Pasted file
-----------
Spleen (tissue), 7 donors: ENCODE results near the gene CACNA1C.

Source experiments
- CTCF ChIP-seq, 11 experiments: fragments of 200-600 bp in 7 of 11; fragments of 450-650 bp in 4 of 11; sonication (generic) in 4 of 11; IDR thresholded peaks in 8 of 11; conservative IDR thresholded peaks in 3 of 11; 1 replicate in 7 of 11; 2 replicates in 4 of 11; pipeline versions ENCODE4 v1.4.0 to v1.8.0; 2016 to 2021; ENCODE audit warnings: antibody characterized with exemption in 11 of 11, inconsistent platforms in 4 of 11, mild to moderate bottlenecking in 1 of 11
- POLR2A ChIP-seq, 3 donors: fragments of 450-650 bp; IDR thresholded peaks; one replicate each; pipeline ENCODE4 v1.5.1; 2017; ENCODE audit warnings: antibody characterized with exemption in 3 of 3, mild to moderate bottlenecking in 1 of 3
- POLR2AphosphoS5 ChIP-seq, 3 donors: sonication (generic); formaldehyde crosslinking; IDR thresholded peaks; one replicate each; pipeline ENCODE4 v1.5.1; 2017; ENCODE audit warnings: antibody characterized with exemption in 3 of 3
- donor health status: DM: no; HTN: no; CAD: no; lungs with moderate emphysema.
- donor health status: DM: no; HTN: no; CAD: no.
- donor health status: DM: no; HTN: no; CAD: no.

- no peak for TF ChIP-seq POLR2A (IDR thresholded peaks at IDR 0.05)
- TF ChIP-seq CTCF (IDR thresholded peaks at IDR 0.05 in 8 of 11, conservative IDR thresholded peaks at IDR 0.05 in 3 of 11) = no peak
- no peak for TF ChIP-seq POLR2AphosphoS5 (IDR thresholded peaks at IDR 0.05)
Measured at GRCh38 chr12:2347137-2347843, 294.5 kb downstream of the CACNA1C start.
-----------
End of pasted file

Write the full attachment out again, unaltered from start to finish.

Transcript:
Spleen (tissue), 7 donors: ENCODE results near the gene CACNA1C.

Source experiments
- CTCF ChIP-seq, 11 experiments: fragments of 200-600 bp in 7 of 11; fragments of 450-650 bp in 4 of 11; sonication (generic) in 4 of 11; IDR thresholded peaks in 8 of 11; conservative IDR thresholded peaks in 3 of 11; 1 replicate in 7 of 11; 2 replicates in 4 of 11; pipeline versions ENCODE4 v1.4.0 to v1.8.0; 2016 to 2021; ENCODE audit warnings: antibody characterized with exemption in 11 of 11, inconsistent platforms in 4 of 11, mild to moderate bottlenecking in 1 of 11
- POLR2A ChIP-seq, 3 donors: fragments of 450-650 bp; IDR thresholded peaks; one replicate each; pipeline ENCODE4 v1.5.1; 2017; ENCODE audit warnings: antibody characterized with exemption in 3 of 3, mild to moderate bottlenecking in 1 of 3
- POLR2AphosphoS5 ChIP-seq, 3 donors: sonication (generic); formaldehyde crosslinking; IDR thresholded peaks; one replicate each; pipeline ENCODE4 v1.5.1; 2017; ENCODE audit warnings: antibody characterized with exemption in 3 of 3
- donor health status: DM: no; HTN: no; CAD: no; lungs with moderate emphysema.
- donor health status: DM: no; HTN: no; CAD: no.
- donor health status: DM: no; HTN: no; CAD: no.

- no peak for TF ChIP-seq POLR2A (IDR thresholded peaks at IDR 0.05)
- TF ChIP-seq CTCF (IDR thresholded peaks at IDR 0.05 in 8 of 11, conservative IDR thresholded peaks at IDR 0.05 in 3 of 11) = no peak
- no peak for TF ChIP-seq POLR2AphosphoS5 (IDR thresholded peaks at IDR 0.05)
Measured at GRCh38 chr12:2347137-2347843, 294.5 kb downstream of the CACNA1C start.